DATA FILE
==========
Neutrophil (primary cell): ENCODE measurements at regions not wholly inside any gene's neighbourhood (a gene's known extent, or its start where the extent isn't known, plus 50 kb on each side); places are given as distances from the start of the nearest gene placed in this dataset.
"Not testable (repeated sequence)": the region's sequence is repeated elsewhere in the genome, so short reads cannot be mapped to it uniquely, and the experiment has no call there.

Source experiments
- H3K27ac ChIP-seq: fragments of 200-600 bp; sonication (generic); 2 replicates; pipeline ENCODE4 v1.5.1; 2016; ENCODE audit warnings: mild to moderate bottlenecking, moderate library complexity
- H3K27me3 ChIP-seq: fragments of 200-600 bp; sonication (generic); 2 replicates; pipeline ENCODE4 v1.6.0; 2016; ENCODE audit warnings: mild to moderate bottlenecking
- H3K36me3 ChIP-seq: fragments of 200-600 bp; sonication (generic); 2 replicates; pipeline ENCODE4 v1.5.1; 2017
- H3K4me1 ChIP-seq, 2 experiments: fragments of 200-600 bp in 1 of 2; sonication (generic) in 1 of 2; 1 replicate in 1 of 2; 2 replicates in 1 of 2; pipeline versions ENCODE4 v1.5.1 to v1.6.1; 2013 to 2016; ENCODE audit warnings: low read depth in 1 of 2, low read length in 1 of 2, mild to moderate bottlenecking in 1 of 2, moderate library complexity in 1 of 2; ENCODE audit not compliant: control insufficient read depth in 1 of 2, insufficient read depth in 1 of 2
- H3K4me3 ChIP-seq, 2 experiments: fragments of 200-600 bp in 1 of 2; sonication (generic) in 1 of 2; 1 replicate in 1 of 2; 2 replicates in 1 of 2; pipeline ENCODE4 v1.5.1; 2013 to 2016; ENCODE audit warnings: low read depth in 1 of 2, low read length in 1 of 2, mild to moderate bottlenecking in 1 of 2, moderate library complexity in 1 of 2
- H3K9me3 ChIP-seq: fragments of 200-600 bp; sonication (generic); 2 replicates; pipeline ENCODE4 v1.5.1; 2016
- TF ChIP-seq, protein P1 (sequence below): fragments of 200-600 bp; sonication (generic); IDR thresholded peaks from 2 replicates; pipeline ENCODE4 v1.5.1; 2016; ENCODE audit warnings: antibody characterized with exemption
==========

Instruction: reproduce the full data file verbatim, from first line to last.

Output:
Neutrophil (primary cell): ENCODE measurements at regions not wholly inside any gene's neighbourhood (a gene's known extent, or its start where the extent isn't known, plus 50 kb on each side); places are given as distances from the start of the nearest gene placed in this dataset.
"Not testable (repeated sequence)": the region's sequence is repeated elsewhere in the genome, so short reads cannot be mapped to it uniquely, and the experiment has no call there.

Source experiments
- H3K27ac ChIP-seq: fragments of 200-600 bp; sonication (generic); 2 replicates; pipeline ENCODE4 v1.5.1; 2016; ENCODE audit warnings: mild to moderate bottlenecking, moderate library complexity
- H3K27me3 ChIP-seq: fragments of 200-600 bp; sonication (generic); 2 replicates; pipeline ENCODE4 v1.6.0; 2016; ENCODE audit warnings: mild to moderate bottlenecking
- H3K36me3 ChIP-seq: fragments of 200-600 bp; sonication (generic); 2 replicates; pipeline ENCODE4 v1.5.1; 2017
- H3K4me1 ChIP-seq, 2 experiments: fragments of 200-600 bp in 1 of 2; sonication (generic) in 1 of 2; 1 replicate in 1 of 2; 2 replicates in 1 of 2; pipeline versions ENCODE4 v1.5.1 to v1.6.1; 2013 to 2016; ENCODE audit warnings: low read depth in 1 of 2, low read length in 1 of 2, mild to moderate bottlenecking in 1 of 2, moderate library complexity in 1 of 2; ENCODE audit not compliant: control insufficient read depth in 1 of 2, insufficient read depth in 1 of 2
- H3K4me3 ChIP-seq, 2 experiments: fragments of 200-600 bp in 1 of 2; sonication (generic) in 1 of 2; 1 replicate in 1 of 2; 2 replicates in 1 of 2; pipeline ENCODE4 v1.5.1; 2013 to 2016; ENCODE audit warnings: low read depth in 1 of 2, low read length in 1 of 2, mild to moderate bottlenecking in 1 of 2, moderate library complexity in 1 of 2
- H3K9me3 ChIP-seq: fragments of 200-600 bp; sonication (generic); 2 replicates; pipeline ENCODE4 v1.5.1; 2016
- TF ChIP-seq, protein P1 (sequence below): fragments of 200-600 bp; sonication (generic); IDR thresholded peaks from 2 replicates; pipeline ENCODE4 v1.5.1; 2016; ENCODE audit warnings: antibody characterized with exemption